On a page of traditional Jewish commentary, layers of interpretation surround a central primary text. The commentary closest to the primary text might provide a close reading or clarification while the surrounding layers expand the discussion. The resulting dialogue expands outward chronologically from the primary text. While my example below is not intended to address this highly-complex system, I’m interested in the potentials of the visual layout and the ramifications of the resulting discussion. I’ve recorded my reading notes for “De Soto Park” (50-51), a previously-cited poem documenting a visit to the card-playing Jewish grandmother in Florida. This layout facilitates the reading experience and emphasizes the generative nature of the text—each reader can add on their own memories, questions, and disputes until a dialogue branches out.
To find your own experiences reflected on the page: “I want to tell him I know this/exact moment, the one where you finally/learn the contours of your own face” (33).
While I expect that many reviews will rightfully examine Meitner’s vital reflections on America’s gun culture, I want to focus on what might be a potentially overlooked-yet-timely meditation: her examination of American Ashkenazi Jews and race. Hana Wirth Nesher outlines the nuances of this relationship in Call it English: The Languages of Jewish American Literature (Princeton UP, 2006): “[R]ace and ethnicity in America have been redefined so that Jews are in the category of white Euro-Americans, which many of them feel does not reflect their history or contemporary self-definition. [This is because] they do not see themselves as a race, as their ethnicity is complicated by the fact that their countries of origin are not their cultural homeland, and as religion is not a significant cultural signifier in America (where faith is a private matter and shared across racial and ethnic lines)…” (162). In other words, for some American Ashkenazi Jews, their diasporic identity doesn’t map neatly onto American racial discourse. The poetry community is addressing these nuances—for example, in an August 2018 newsletter, Split This Rock announced that it’s adding “Jewish” as a database option under its Race/Ethnicity category.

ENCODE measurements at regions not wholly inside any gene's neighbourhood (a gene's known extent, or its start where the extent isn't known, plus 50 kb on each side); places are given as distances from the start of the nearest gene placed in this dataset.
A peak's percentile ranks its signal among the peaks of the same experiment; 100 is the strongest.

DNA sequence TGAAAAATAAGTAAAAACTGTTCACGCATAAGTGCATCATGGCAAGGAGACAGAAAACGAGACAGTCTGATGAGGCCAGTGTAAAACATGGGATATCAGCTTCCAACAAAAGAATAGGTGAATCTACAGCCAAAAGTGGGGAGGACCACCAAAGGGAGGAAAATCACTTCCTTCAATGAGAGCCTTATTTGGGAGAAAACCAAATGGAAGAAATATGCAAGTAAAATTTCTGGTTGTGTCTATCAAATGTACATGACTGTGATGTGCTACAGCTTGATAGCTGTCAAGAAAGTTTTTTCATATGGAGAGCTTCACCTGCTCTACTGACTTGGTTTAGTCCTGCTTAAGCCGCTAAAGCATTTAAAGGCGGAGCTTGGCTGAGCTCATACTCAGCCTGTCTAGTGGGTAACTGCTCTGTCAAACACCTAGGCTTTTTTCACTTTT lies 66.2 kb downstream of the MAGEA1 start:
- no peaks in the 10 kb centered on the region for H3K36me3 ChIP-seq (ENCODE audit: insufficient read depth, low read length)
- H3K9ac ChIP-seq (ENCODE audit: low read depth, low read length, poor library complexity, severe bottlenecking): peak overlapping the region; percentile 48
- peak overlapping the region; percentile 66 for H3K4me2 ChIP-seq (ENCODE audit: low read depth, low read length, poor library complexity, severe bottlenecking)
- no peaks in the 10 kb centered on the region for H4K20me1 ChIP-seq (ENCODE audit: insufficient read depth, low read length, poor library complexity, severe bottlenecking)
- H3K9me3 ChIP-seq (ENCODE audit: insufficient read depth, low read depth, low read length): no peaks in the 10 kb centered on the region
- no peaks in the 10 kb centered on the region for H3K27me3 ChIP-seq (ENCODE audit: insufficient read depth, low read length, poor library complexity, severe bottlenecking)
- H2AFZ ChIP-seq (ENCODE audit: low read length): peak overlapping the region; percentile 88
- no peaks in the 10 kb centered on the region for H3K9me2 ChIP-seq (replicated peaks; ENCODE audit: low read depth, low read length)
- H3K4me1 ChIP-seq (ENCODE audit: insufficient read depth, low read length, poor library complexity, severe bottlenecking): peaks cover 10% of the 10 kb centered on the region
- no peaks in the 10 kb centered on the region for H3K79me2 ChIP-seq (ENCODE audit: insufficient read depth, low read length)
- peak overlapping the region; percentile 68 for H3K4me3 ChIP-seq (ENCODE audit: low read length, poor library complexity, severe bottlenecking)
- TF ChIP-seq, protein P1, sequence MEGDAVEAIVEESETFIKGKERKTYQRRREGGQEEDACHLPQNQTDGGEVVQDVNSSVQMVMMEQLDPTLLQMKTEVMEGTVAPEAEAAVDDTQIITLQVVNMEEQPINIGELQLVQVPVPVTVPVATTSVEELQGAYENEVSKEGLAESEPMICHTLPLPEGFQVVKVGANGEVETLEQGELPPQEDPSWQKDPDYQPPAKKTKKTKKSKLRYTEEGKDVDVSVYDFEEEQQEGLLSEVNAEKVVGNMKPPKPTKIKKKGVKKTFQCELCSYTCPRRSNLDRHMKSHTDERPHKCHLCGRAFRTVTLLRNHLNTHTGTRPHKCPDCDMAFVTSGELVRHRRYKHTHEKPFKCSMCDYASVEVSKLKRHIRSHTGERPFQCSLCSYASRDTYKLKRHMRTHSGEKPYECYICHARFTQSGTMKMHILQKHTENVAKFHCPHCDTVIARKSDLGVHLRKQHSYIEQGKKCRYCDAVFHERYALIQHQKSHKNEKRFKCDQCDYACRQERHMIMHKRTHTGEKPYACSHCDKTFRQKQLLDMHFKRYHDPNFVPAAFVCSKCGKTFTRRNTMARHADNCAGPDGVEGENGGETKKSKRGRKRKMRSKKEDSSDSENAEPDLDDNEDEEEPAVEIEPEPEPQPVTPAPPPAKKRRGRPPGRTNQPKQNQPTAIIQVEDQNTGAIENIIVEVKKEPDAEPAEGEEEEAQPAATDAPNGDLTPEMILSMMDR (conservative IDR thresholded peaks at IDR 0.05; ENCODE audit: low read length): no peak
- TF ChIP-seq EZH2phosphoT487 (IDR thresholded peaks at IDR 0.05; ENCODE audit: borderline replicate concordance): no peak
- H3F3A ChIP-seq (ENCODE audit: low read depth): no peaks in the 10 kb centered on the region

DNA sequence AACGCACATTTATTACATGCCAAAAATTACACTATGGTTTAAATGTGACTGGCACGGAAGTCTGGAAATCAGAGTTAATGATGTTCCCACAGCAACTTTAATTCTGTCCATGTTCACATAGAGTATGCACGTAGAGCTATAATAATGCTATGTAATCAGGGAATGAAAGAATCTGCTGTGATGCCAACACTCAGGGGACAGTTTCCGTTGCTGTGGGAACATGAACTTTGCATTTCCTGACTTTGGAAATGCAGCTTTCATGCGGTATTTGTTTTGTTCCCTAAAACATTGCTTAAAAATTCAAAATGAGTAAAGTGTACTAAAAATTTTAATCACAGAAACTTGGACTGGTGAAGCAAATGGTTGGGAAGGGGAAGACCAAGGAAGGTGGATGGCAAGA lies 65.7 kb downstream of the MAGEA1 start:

Meitner addresses the nuances of this insider/outsider dynamic powerfully in her work and interviews. In conversation with Rosebud Ben-Oni, Eduardo Gabrieloff, Jason Schneiderman, and Emily Jaeger in “On Passing And Whiteness: Jewish Poets Speak Out” (Kenyon Review Blog, 2016), Meitner addresses her relationship to whiteness:
I am white, but my family is multi-racial—my youngest son is African-American, and I am raising both my sons as Jews. I am hyper-aware that I move through the world with white privilege, while my youngest son does not have the same privileges and protection.